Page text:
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Expensive habits you need to break

HELLEN NJERI

While you may be busy setting financial objectives and projections, your lifestyle, which is a culmination of repeated activities, is a major determinant to the success of your financial achievements.

Not to ignore the fact that some choices can sabotage your financial wellbeing. Breaking those bad financial habits will get you closer to meeting goals.

Here are a few habits to avoid:

1. Letting groceries go to waste

When you are hungry and tired after a long day at work, it is tempting to pick up take-out rather than cooking. To avoid this, plan meals ahead. You can add “take-away” to the meal plan on certain days when you know you won’t want to cook.

Make extra meals and freeze them to make weeknight dinners easy. Check out cookbooks or blogs for some free printable weekly meal plans.

2. Leftovers

Have you ever carefully packaged leftovers, knowing you won’t eat them? This is a bad habit. Own up to the fact that you do not like to eat last night’s dinner for lunch the next day. Make smaller portions instead to spare the expensive wastage.

3. Misusing a car

Owning a car is an achievement. However, when misused it can lead to bloated bills and expenditure. Plan car-usage; set a fuel consumption limit per month.

Attending family and friends functions that are beyond the usual radar for your car might mean extra maintenance and repair costs. Instead, consider car-pooling to curtail spending. Giving out your car to friends and relatives may not be a wise decision either.

4. Rewarding yourself

While you certainly can reward yourself for hard work, you need to ask yourself if the treat is something you can afford. Have you saved up for it over time? If so, pat yourself on the back and enjoy. If not, consider a different reward. Choose to reward yourself for accomplishments in ways that are fulfilling and affordable. Always do a cost-benefit analysis before you reward yourself.

5. Waiting to save

“Change your life today, do not gamble on the future, act now,” those are the words of a traditional sage. Postponing saving because you think it will be easier in the future can be a trap. The future is filled with unexpected expenses, particularly if you settle down and have a family.

Start small instead and increase your contribution each year to ease the psychological burden. If your employer has a group pension scheme, you might be missing out on a company matching contribution if you are not saving, and that’s free money!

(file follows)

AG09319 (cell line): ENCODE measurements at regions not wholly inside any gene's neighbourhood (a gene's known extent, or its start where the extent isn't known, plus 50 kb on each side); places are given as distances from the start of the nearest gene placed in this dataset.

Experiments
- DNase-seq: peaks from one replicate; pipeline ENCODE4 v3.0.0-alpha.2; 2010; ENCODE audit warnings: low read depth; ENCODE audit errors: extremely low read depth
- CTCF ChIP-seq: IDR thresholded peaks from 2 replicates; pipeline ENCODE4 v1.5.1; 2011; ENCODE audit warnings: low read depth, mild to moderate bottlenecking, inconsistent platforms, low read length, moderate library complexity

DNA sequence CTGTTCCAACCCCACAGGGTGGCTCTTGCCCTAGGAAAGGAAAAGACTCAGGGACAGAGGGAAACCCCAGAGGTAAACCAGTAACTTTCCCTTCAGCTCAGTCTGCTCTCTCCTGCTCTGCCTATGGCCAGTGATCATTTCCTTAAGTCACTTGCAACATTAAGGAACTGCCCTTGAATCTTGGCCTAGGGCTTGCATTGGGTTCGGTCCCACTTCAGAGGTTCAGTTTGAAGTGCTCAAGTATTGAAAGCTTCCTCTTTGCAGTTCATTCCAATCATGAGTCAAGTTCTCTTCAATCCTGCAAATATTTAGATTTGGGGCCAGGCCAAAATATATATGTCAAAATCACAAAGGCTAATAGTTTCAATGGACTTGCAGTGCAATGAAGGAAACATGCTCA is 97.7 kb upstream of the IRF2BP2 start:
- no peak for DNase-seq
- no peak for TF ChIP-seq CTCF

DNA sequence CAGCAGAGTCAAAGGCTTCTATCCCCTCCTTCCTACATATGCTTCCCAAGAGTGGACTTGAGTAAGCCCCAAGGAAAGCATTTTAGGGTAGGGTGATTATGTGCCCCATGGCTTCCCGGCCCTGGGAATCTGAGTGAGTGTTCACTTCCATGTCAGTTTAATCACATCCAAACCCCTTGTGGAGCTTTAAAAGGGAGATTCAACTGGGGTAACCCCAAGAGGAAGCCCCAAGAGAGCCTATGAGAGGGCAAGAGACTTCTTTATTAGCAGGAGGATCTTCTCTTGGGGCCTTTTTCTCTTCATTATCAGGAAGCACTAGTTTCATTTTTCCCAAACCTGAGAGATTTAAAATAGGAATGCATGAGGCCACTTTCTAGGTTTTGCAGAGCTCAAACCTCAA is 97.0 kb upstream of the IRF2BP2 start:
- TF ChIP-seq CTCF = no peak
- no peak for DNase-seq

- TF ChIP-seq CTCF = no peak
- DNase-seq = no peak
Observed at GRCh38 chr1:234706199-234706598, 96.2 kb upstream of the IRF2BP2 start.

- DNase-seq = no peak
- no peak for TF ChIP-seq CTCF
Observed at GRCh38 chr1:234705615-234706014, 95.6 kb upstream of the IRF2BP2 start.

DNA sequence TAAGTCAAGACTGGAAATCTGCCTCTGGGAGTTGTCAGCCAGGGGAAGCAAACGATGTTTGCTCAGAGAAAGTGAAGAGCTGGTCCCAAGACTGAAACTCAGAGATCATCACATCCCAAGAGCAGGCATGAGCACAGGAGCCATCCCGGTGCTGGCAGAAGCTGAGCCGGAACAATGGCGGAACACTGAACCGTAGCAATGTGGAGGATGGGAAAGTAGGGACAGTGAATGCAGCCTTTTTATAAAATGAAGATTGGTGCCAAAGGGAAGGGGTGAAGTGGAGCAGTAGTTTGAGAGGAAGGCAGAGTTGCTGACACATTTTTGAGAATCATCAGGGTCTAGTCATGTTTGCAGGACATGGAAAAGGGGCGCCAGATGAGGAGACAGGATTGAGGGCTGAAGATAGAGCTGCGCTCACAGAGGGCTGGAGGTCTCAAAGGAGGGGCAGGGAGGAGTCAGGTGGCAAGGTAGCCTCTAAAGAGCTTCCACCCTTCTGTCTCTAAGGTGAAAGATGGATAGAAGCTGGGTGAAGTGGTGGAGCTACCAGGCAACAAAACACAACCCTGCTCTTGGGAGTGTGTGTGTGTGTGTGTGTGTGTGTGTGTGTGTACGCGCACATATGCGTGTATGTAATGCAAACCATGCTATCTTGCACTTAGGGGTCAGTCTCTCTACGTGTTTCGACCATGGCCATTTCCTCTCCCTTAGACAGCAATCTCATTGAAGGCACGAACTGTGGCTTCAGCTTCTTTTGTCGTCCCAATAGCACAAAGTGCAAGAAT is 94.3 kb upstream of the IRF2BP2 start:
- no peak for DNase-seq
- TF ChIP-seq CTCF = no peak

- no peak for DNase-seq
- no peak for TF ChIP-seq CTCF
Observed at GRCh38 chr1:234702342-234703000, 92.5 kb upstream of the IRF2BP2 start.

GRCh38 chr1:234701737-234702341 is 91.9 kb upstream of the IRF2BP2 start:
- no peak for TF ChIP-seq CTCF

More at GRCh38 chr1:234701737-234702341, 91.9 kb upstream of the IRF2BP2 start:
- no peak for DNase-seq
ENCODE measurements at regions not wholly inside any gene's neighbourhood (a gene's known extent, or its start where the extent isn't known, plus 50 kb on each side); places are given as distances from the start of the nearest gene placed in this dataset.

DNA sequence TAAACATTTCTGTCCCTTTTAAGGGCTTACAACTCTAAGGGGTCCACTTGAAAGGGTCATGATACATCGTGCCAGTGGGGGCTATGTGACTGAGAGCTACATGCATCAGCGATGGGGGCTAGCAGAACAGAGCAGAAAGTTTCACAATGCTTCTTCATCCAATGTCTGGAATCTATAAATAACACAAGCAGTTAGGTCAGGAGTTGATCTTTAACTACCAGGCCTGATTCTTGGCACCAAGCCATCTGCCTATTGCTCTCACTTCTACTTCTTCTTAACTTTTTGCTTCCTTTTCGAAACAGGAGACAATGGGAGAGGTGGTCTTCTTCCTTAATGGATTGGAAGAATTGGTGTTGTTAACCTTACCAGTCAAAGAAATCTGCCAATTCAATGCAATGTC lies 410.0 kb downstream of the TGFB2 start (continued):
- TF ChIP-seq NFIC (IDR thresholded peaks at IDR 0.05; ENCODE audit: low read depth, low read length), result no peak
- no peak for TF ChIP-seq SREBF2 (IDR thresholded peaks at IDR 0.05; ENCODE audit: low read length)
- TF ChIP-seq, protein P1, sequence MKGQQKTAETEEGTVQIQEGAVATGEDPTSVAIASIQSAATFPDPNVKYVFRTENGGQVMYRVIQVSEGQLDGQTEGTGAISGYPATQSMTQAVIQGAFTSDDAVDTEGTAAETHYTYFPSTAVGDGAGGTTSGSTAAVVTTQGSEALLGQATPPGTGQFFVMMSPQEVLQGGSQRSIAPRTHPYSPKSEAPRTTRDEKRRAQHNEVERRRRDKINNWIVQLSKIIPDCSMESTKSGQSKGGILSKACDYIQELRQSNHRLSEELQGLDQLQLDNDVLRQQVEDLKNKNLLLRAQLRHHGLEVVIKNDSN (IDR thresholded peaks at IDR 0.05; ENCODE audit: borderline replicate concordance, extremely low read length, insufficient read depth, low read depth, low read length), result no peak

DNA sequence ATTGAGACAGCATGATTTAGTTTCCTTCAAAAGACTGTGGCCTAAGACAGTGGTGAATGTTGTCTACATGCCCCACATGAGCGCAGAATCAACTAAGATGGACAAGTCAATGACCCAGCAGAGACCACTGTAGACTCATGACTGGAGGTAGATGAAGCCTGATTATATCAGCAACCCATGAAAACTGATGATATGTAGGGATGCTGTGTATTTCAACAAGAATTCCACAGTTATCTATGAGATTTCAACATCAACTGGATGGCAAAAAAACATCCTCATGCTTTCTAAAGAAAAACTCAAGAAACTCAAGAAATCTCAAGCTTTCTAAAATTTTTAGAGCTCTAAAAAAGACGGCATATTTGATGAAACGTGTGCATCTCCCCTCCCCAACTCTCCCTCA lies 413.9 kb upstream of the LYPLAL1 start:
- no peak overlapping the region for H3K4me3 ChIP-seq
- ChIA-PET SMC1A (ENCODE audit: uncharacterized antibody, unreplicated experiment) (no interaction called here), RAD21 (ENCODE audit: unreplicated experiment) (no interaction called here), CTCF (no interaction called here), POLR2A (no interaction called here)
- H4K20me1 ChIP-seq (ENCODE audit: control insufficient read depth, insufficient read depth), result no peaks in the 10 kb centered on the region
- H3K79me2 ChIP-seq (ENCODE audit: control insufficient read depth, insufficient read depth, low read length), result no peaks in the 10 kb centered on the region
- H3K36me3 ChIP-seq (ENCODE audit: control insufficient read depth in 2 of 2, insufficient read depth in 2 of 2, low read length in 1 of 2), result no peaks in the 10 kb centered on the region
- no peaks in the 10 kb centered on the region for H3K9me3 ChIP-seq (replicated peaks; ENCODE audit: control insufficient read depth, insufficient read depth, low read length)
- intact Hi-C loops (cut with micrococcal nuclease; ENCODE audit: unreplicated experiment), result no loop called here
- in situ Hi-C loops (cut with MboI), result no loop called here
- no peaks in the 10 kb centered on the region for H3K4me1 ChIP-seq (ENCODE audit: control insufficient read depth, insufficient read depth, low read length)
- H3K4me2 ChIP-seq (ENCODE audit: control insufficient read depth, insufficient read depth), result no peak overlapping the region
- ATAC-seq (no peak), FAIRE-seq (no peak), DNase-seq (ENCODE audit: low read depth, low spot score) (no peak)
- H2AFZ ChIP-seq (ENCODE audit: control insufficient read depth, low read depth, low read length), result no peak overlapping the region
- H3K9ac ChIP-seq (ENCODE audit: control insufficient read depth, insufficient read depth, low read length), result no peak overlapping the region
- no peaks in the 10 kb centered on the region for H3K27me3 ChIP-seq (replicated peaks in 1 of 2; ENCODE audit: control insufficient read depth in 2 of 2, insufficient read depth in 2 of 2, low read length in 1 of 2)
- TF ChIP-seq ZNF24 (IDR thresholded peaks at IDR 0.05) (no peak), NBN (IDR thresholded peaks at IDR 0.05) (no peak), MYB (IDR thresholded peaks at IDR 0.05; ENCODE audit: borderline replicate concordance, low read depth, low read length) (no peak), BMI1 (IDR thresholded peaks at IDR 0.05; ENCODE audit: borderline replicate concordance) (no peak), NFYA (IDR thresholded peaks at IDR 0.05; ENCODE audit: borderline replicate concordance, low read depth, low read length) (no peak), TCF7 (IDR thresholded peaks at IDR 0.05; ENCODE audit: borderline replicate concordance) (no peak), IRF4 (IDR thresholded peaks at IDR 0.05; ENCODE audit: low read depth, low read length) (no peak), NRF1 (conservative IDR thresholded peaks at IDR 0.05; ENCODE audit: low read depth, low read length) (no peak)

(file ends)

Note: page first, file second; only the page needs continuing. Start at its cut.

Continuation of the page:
6. Losing receipts.

Referring to legal tax evasion, you will need copies of receipts to substantiate the expenses you claim. Some people simply throw receipts away or keep them in random spots around their home or office. This means they could be throwing away thousands-of-shillings in write-offs.

Keep a file or envelope for important receipts. Put it in an accessible spot, and when you pay your car registration, a medical bill, or a give a charitable gift, put the receipt in the envelope for safekeeping. Always use these receipts while making your annual tax returns to claim all taxes paid through your purchases.

7. Discarding valuable items

If you are not up to selling used items on e-commerce sites or at a garage-sale donate them to charity. Many organisations will even come to your doorstep to pick them up.

Some of them will exchange used shoes, electronics, clothes with new household items saving you some money and likely cost of disposing of them. If you give to qualified charitable organisations, you can take a charitable deduction on your taxes. Itemise your taxes, and have a receipt.

8. Retail therapy

According to a survey released on Ebates.com, 64 per cent of women say they have engaged in “retail therapy” and a further 40 per cent of men attempted to shop their blues away.

Among the 1,000 adults polled, more than half said they think online shopping provides better therapy than visiting physical stores.

Even if “retail therapy” lifts shoppers’ spirits, it is fraught with the danger of overspending. Set aside funds for a “spending account”. These funds can be designated for your retail therapy.

9. Ignoring credit cards and bank statements.

Now that most banking services are all going paperless, it’s easier to ignore financial statements. There may be sneaky recurring charges for items you no longer use or charges that are incorrect and need to be disputed with your financial institution.

Review your financial statements diligently for recurring expenses. Ask yourself if you use the services you are paying for. If not, drop them. When you see an item you do not recognize, contact your bank. Also, avoid subscribing to mobile services and apps without a clear objective or need.

10. Comparing yourself to others.

Do not let sleek cars, flashy clothes and high-flying lives fool you. The picture is never complete if you cannot access their financial statements. You do not know whether they have got an inheritance, made good investment choices, or saved for years to buy a car or the home of their dreams.

They probably have huge loans to settle. Do not compare yourself to them. Making financial comparison between yourself and someone else is not realistic, and may lead to unnecessary spending or stress.

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